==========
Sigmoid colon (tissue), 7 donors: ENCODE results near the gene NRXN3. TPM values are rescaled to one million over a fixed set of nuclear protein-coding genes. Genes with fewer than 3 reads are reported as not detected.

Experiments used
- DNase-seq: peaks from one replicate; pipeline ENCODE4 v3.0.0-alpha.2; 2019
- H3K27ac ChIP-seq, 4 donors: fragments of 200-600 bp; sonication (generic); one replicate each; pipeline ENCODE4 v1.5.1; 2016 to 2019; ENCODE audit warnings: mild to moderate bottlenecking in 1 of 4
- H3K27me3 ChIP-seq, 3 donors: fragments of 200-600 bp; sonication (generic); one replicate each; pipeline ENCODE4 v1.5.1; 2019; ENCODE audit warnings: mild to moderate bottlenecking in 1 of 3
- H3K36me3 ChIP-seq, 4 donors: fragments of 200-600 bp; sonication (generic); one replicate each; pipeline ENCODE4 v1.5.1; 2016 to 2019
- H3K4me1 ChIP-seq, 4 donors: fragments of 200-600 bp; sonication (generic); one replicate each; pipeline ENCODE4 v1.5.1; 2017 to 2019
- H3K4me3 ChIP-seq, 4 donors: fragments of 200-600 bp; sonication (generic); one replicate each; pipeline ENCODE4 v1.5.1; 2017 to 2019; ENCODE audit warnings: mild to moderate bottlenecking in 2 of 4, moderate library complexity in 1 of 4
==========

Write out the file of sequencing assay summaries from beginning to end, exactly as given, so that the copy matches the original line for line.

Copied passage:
Sigmoid colon (tissue), 7 donors: ENCODE results near the gene NRXN3. TPM values are rescaled to one million over a fixed set of nuclear protein-coding genes. Genes with fewer than 3 reads are reported as not detected.

Experiments used
- DNase-seq: peaks from one replicate; pipeline ENCODE4 v3.0.0-alpha.2; 2019
- H3K27ac ChIP-seq, 4 donors: fragments of 200-600 bp; sonication (generic); one replicate each; pipeline ENCODE4 v1.5.1; 2016 to 2019; ENCODE audit warnings: mild to moderate bottlenecking in 1 of 4
- H3K27me3 ChIP-seq, 3 donors: fragments of 200-600 bp; sonication (generic); one replicate each; pipeline ENCODE4 v1.5.1; 2019; ENCODE audit warnings: mild to moderate bottlenecking in 1 of 3
- H3K36me3 ChIP-seq, 4 donors: fragments of 200-600 bp; sonication (generic); one replicate each; pipeline ENCODE4 v1.5.1; 2016 to 2019
- H3K4me1 ChIP-seq, 4 donors: fragments of 200-600 bp; sonication (generic); one replicate each; pipeline ENCODE4 v1.5.1; 2017 to 2019
- H3K4me3 ChIP-seq, 4 donors: fragments of 200-600 bp; sonication (generic); one replicate each; pipeline ENCODE4 v1.5.1; 2017 to 2019; ENCODE audit warnings: mild to moderate bottlenecking in 2 of 4, moderate library complexity in 1 of 4